Stone Boats – A Very Minnesota Subject

If you sat on one of Stan Sears’s carved granite benches, you probably recognized how comfortable they are, but did you know that the forms are inspired by how fishes move?

Two images, the Stone Boat and Stone Boat with women sitting on it.

Stone Boat #2 shortly after installation in 1992 and in 2014, near Minneapolis Central Library. (Photo on right: Jerry Mathiason.)

When Sears proposed the sculptures, he talked about the boat theme: “The first and most direct is simply the sensual beauty of the kinds of forms that have evolved to move easily through water. So while these (sculptural) forms are not literally boats, they owe much of the elegance of their form to the functional requirements of real boats. In addition, my boat-like forms tend to be distorted, a muscular asymmetry reflecting the character of a moving fish blended with a boat form… Boats are a very Minnesota subject; we have a greater amount of coastline than even California. We are in the City of Lakes on the Mississippi River in the Land of 10,000 Lakes where there is a higher per capita ownership of boats than anywhere else in the country.”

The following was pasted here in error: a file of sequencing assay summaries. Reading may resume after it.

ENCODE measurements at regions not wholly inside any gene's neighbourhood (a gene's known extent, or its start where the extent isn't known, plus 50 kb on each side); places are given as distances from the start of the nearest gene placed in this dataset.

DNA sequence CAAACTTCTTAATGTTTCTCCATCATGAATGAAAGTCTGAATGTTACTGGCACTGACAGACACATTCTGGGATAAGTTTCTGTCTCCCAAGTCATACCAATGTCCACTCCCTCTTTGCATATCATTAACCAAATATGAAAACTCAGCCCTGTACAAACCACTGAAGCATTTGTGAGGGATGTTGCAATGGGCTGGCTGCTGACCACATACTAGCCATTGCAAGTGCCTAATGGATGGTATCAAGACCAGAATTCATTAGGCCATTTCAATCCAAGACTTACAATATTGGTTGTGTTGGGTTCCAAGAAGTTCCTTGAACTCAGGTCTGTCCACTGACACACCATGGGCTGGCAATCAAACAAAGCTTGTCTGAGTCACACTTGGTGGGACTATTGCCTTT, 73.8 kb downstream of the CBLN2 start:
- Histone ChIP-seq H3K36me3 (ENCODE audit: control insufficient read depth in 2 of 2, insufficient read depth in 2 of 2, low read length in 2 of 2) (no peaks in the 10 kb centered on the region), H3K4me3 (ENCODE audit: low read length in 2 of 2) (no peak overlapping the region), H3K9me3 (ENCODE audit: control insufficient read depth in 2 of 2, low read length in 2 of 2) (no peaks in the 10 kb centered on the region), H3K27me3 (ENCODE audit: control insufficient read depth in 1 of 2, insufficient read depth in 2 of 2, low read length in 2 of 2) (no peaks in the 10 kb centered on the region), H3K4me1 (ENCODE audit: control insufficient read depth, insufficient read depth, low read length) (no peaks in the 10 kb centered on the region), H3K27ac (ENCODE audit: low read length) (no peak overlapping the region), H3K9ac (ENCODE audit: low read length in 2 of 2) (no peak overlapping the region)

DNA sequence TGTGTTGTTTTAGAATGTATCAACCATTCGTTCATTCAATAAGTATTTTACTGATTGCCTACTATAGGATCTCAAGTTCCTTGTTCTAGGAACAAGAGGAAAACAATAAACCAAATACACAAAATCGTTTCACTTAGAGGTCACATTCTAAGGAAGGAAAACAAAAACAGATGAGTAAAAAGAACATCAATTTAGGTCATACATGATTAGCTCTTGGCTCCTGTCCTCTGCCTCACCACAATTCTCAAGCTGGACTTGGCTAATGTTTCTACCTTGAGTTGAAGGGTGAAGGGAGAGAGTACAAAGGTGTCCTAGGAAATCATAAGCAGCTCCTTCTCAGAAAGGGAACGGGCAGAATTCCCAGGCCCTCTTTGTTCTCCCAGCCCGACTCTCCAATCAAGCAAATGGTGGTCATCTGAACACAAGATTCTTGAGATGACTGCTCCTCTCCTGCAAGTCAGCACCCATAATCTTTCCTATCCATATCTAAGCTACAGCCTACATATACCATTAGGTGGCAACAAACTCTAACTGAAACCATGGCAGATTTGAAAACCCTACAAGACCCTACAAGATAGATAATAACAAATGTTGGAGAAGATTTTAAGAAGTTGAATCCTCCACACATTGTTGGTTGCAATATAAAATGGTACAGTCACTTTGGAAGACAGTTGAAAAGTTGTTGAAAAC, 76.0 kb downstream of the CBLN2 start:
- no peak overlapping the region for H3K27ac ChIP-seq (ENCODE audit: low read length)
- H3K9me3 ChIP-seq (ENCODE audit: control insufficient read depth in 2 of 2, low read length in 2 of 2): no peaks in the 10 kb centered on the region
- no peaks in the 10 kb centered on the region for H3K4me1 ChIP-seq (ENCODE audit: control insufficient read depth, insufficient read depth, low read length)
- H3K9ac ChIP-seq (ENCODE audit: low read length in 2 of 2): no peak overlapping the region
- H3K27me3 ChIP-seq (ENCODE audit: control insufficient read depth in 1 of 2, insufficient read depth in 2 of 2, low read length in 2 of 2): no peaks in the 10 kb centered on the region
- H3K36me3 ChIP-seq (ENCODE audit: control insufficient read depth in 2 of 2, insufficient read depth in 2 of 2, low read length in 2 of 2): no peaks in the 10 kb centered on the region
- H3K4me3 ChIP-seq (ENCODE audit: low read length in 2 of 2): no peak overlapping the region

Another contrast he found interesting – and humorous – is that these boats are overturned or sunken; the detritus on the bottom of a river. Not surprising, considering that they are made of Minnesota granite!

Sears, a professor at Macalester College, is a sculptor whose work deals with people, space and time. Because he enjoys solving problems, the field of public art attracted him. Here’s what it took to design and produce Stone Boats in 1992, his first major project.

Stone Boats reinstalled 2018

Visitors from the June 2018 Society for Experiential Design conference tour Nicollet, pausing to rest on Stone Boat #1.

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